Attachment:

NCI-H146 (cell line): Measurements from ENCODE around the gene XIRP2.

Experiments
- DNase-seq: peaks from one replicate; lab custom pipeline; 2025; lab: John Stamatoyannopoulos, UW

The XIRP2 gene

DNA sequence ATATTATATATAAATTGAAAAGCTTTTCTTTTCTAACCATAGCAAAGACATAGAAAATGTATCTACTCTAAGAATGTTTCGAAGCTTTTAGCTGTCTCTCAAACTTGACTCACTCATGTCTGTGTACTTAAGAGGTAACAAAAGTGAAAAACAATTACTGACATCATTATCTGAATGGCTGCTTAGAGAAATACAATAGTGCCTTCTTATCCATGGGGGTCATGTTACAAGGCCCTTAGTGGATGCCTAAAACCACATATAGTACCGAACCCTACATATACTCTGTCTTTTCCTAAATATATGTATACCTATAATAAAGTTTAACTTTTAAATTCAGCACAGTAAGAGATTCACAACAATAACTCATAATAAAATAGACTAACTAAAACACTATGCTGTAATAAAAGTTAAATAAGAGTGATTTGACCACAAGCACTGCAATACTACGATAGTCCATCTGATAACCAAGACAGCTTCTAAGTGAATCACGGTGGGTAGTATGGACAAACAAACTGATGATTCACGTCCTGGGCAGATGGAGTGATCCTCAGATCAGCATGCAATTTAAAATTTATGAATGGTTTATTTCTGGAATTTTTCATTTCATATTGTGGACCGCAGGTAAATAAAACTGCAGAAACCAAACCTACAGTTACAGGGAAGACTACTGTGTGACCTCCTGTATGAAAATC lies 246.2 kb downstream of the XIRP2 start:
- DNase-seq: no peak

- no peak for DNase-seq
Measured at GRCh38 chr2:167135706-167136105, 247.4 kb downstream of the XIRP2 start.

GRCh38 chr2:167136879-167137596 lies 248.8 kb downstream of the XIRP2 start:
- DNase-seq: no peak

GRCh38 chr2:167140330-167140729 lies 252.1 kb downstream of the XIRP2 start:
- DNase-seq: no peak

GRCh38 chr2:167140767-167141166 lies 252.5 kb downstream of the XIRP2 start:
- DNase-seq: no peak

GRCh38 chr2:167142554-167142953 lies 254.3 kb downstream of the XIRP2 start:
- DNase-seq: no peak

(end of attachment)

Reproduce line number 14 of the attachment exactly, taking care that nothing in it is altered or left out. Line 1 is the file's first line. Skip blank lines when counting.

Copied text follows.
- DNase-seq: no peak